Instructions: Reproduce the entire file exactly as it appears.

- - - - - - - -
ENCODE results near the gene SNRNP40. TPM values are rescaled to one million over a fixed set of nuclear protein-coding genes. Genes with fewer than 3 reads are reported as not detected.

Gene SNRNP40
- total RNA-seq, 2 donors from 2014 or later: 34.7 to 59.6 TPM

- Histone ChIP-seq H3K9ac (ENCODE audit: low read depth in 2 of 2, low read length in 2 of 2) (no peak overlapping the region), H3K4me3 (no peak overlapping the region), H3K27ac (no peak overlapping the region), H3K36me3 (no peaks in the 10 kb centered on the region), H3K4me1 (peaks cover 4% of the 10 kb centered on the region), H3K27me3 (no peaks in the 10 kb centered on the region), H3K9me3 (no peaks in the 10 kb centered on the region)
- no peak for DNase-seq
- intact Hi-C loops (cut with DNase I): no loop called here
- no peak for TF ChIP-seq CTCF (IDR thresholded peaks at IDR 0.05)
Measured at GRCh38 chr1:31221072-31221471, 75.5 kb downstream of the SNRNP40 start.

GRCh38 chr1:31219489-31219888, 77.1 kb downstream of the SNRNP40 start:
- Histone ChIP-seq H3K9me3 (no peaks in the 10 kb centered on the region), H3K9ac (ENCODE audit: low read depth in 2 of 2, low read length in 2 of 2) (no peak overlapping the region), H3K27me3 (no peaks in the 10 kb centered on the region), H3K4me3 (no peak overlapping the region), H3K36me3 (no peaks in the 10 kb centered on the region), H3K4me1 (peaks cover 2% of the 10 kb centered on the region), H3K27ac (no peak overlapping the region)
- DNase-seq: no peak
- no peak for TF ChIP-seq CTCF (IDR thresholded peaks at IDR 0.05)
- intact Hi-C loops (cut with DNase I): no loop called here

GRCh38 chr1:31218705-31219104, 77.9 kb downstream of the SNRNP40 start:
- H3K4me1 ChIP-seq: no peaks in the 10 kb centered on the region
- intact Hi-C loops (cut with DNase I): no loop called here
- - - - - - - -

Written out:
ENCODE results near the gene SNRNP40. TPM values are rescaled to one million over a fixed set of nuclear protein-coding genes. Genes with fewer than 3 reads are reported as not detected.

Gene SNRNP40
- total RNA-seq, 2 donors from 2014 or later: 34.7 to 59.6 TPM

- Histone ChIP-seq H3K9ac (ENCODE audit: low read depth in 2 of 2, low read length in 2 of 2) (no peak overlapping the region), H3K4me3 (no peak overlapping the region), H3K27ac (no peak overlapping the region), H3K36me3 (no peaks in the 10 kb centered on the region), H3K4me1 (peaks cover 4% of the 10 kb centered on the region), H3K27me3 (no peaks in the 10 kb centered on the region), H3K9me3 (no peaks in the 10 kb centered on the region)
- no peak for DNase-seq
- intact Hi-C loops (cut with DNase I): no loop called here
- no peak for TF ChIP-seq CTCF (IDR thresholded peaks at IDR 0.05)
Measured at GRCh38 chr1:31221072-31221471, 75.5 kb downstream of the SNRNP40 start.

GRCh38 chr1:31219489-31219888, 77.1 kb downstream of the SNRNP40 start:
- Histone ChIP-seq H3K9me3 (no peaks in the 10 kb centered on the region), H3K9ac (ENCODE audit: low read depth in 2 of 2, low read length in 2 of 2) (no peak overlapping the region), H3K27me3 (no peaks in the 10 kb centered on the region), H3K4me3 (no peak overlapping the region), H3K36me3 (no peaks in the 10 kb centered on the region), H3K4me1 (peaks cover 2% of the 10 kb centered on the region), H3K27ac (no peak overlapping the region)
- DNase-seq: no peak
- no peak for TF ChIP-seq CTCF (IDR thresholded peaks at IDR 0.05)
- intact Hi-C loops (cut with DNase I): no loop called here

GRCh38 chr1:31218705-31219104, 77.9 kb downstream of the SNRNP40 start:
- H3K4me1 ChIP-seq: no peaks in the 10 kb centered on the region
- intact Hi-C loops (cut with DNase I): no loop called here